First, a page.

Women, Minorities Worry About Draft Of Iraq Charter

Concerns mounted throughout the summer that Islam will take a prominent place in Iraq’s new constitution, threatening the rights of women and religious minorities.

A 71-member committee working to prepare a constitution has sent conflicting signals on how prominent a role Islam will play in the nation’s new governing document and to what extent equality for women will be ensured.

In late July, The Washington Post reported that Humam Hammoudi, the constitution committee chairman, said that Iraq’s charter would enshrine “a significant role for religion in the state.” At a news briefing, Hammoudi said that the committee was working to build a government that would fall somewhere between the more secular Muslim nation of Turkey and the Muslim theocracy of Iran.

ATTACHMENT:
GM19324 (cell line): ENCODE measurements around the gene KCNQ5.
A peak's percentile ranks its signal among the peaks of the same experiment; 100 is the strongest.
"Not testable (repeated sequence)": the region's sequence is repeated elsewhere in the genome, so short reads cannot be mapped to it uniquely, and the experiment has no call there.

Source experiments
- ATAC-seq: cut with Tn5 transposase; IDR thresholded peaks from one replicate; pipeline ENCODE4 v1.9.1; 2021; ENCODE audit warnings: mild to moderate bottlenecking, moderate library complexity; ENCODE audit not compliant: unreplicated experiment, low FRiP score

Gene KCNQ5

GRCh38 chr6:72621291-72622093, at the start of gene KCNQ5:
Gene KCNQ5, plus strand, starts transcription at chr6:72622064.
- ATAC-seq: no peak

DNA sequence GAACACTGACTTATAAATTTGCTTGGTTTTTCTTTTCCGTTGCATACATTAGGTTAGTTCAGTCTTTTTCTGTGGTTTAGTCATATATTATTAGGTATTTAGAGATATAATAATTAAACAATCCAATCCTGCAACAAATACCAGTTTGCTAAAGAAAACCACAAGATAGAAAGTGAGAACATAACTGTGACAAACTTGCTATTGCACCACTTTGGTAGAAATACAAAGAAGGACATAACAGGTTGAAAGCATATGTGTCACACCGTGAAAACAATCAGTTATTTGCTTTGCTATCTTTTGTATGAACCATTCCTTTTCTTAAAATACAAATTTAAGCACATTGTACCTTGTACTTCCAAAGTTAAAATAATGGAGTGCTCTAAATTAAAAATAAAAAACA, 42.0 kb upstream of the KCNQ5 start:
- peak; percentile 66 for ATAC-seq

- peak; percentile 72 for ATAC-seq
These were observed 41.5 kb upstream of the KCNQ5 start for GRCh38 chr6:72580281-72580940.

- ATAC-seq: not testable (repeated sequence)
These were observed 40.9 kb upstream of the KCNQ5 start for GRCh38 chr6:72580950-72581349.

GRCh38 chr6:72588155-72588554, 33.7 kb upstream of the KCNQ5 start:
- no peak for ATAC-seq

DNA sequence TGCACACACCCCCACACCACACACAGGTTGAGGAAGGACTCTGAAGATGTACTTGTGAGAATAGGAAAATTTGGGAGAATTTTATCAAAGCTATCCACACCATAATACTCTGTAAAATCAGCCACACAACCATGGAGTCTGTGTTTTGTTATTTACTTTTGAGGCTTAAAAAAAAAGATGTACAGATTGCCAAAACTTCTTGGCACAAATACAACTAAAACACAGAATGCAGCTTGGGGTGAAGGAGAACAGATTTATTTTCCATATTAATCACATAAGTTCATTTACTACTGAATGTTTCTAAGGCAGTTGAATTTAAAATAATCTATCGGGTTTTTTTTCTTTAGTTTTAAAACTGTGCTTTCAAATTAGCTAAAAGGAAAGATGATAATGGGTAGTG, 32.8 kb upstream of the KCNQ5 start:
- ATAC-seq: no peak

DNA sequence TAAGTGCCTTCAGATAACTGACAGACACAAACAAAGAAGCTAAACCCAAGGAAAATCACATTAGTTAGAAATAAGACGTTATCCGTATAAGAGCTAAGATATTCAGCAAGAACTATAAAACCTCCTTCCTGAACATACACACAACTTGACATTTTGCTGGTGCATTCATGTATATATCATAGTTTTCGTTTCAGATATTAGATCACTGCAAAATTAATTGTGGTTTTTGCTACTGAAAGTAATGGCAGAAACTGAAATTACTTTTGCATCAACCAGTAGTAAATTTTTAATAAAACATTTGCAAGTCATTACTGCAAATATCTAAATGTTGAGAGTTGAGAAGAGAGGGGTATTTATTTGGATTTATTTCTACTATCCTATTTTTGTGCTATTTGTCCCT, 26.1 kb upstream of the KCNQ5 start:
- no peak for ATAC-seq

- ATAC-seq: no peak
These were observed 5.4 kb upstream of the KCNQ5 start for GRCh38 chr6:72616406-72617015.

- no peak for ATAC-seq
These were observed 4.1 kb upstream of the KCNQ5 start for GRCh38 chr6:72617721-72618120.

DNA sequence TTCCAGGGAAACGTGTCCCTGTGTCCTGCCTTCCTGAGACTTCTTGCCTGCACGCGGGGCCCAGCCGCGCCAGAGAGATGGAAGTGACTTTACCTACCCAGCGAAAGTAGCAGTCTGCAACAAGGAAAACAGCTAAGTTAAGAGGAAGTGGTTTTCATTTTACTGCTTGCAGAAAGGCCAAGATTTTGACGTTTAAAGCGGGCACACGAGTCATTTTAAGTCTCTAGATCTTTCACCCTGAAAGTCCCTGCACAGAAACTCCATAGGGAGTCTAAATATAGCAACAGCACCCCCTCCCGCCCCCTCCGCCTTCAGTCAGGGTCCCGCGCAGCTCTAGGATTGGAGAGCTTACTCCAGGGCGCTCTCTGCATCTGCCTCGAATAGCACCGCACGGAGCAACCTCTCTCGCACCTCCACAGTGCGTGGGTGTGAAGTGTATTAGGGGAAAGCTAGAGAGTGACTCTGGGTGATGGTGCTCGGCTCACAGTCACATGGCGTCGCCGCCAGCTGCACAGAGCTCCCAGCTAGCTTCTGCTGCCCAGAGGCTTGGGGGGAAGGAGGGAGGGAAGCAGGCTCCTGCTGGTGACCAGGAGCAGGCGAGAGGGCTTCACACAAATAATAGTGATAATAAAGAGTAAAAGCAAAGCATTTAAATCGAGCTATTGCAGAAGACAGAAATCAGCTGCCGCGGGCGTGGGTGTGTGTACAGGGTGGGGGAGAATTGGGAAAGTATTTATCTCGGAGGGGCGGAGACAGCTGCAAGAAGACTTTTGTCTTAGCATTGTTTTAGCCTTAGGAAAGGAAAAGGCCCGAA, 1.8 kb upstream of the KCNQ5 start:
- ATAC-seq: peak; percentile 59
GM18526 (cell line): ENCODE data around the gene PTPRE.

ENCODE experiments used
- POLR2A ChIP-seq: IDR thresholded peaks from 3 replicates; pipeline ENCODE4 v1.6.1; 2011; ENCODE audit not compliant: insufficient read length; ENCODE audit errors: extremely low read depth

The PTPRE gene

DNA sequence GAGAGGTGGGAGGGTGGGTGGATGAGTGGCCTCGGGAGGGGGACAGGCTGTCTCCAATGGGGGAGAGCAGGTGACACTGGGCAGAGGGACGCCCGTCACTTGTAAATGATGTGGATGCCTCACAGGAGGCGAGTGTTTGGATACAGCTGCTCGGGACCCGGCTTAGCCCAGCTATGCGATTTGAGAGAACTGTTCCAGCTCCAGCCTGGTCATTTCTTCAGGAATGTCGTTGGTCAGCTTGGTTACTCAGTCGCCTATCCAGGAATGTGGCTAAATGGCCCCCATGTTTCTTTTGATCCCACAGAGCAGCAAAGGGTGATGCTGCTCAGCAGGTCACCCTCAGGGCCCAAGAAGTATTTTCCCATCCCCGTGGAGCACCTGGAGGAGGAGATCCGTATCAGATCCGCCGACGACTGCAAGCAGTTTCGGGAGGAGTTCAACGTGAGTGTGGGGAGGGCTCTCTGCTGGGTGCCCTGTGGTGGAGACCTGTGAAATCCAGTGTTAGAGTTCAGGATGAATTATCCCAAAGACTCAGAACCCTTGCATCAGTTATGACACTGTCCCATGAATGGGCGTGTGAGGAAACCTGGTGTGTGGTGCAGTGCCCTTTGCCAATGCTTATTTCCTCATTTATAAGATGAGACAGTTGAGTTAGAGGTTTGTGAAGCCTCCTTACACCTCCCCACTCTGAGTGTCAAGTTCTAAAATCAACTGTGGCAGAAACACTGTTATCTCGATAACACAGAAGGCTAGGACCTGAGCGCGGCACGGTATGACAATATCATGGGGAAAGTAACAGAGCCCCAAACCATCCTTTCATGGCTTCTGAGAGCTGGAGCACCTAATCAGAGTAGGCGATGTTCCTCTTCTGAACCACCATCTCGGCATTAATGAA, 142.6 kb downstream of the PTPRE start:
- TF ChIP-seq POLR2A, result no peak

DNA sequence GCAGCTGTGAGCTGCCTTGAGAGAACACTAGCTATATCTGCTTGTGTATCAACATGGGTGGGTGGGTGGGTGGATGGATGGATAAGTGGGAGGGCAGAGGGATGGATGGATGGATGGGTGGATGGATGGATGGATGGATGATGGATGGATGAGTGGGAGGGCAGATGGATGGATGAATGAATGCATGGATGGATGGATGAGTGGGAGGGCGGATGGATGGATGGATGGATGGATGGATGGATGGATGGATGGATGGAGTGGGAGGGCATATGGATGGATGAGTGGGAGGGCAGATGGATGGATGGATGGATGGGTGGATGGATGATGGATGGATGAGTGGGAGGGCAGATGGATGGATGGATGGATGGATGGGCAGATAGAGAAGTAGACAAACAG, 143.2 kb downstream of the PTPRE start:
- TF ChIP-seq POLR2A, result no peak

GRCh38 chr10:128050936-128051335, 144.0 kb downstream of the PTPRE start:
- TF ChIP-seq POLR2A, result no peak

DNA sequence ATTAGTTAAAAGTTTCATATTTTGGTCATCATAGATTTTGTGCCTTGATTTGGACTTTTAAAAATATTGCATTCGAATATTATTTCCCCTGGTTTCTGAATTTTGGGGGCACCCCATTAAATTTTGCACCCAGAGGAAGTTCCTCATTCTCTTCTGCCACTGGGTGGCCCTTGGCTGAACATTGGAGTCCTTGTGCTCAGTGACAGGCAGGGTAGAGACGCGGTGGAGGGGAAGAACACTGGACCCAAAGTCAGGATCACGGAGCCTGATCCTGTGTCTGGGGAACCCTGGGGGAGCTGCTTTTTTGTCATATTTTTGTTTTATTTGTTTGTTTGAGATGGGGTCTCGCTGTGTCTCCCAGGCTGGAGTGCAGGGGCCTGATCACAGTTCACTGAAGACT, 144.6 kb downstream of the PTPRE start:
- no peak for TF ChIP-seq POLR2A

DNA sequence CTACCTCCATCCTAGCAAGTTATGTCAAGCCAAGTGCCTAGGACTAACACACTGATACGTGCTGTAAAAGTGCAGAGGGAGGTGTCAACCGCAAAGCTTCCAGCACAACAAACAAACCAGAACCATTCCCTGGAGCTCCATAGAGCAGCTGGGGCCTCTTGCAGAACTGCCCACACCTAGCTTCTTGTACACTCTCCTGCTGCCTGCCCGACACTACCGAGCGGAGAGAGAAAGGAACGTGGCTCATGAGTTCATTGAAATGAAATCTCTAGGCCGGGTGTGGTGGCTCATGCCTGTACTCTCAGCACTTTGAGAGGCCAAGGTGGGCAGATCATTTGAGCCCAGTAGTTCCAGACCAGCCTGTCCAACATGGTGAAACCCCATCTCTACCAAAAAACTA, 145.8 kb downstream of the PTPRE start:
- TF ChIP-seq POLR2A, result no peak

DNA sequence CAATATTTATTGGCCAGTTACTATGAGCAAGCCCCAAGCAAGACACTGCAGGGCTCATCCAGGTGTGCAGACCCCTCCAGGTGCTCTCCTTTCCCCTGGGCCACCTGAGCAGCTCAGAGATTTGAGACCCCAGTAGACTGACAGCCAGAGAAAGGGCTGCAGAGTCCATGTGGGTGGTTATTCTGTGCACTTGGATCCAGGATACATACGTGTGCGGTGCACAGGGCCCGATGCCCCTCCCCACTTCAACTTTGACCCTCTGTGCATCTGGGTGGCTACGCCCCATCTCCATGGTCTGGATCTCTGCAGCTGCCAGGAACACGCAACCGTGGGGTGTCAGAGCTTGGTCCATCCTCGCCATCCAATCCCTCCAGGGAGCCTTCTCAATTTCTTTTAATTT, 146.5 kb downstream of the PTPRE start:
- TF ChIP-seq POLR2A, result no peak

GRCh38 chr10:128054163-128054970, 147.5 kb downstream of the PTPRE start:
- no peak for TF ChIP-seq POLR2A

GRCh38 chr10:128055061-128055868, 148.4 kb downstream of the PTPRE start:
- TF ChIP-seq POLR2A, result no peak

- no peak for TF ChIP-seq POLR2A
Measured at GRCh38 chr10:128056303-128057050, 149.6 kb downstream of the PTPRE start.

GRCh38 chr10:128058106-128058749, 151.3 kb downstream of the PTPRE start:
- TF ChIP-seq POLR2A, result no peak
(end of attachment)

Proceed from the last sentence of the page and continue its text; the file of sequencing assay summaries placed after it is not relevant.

Earlier in the month, a draft constitution obtained by reporters stated that Islam would be “a main form of legislation.” It was also reported that the committee is considering proposals to allow family law to be dictated by Shariah, a strict interpretation of Koranic law.